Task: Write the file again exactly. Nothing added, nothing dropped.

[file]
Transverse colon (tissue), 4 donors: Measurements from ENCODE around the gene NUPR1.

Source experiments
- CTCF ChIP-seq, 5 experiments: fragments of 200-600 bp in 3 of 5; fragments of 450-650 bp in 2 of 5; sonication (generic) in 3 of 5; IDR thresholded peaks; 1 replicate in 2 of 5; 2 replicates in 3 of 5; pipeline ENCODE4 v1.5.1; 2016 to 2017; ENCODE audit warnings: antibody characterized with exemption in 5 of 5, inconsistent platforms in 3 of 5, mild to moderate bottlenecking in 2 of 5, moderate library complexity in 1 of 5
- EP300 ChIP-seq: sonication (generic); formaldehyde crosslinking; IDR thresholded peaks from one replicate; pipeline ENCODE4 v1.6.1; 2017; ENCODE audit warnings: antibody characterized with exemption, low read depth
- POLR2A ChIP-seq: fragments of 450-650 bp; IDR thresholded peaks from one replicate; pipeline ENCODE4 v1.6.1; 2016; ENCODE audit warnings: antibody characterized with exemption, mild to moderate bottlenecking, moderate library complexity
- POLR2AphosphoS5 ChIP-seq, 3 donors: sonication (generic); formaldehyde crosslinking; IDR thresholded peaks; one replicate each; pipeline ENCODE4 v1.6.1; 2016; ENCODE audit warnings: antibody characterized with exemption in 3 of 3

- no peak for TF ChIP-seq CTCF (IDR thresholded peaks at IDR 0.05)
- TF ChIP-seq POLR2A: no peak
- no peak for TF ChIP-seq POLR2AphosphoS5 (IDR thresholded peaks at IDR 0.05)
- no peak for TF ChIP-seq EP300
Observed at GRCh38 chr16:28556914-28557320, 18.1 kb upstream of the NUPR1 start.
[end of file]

Transverse colon (tissue), 4 donors: Measurements from ENCODE around the gene NUPR1.

Source experiments
- CTCF ChIP-seq, 5 experiments: fragments of 200-600 bp in 3 of 5; fragments of 450-650 bp in 2 of 5; sonication (generic) in 3 of 5; IDR thresholded peaks; 1 replicate in 2 of 5; 2 replicates in 3 of 5; pipeline ENCODE4 v1.5.1; 2016 to 2017; ENCODE audit warnings: antibody characterized with exemption in 5 of 5, inconsistent platforms in 3 of 5, mild to moderate bottlenecking in 2 of 5, moderate library complexity in 1 of 5
- EP300 ChIP-seq: sonication (generic); formaldehyde crosslinking; IDR thresholded peaks from one replicate; pipeline ENCODE4 v1.6.1; 2017; ENCODE audit warnings: antibody characterized with exemption, low read depth
- POLR2A ChIP-seq: fragments of 450-650 bp; IDR thresholded peaks from one replicate; pipeline ENCODE4 v1.6.1; 2016; ENCODE audit warnings: antibody characterized with exemption, mild to moderate bottlenecking, moderate library complexity
- POLR2AphosphoS5 ChIP-seq, 3 donors: sonication (generic); formaldehyde crosslinking; IDR thresholded peaks; one replicate each; pipeline ENCODE4 v1.6.1; 2016; ENCODE audit warnings: antibody characterized with exemption in 3 of 3

- no peak for TF ChIP-seq CTCF (IDR thresholded peaks at IDR 0.05)
- TF ChIP-seq POLR2A: no peak
- no peak for TF ChIP-seq POLR2AphosphoS5 (IDR thresholded peaks at IDR 0.05)
- no peak for TF ChIP-seq EP300
Observed at GRCh38 chr16:28556914-28557320, 18.1 kb upstream of the NUPR1 start.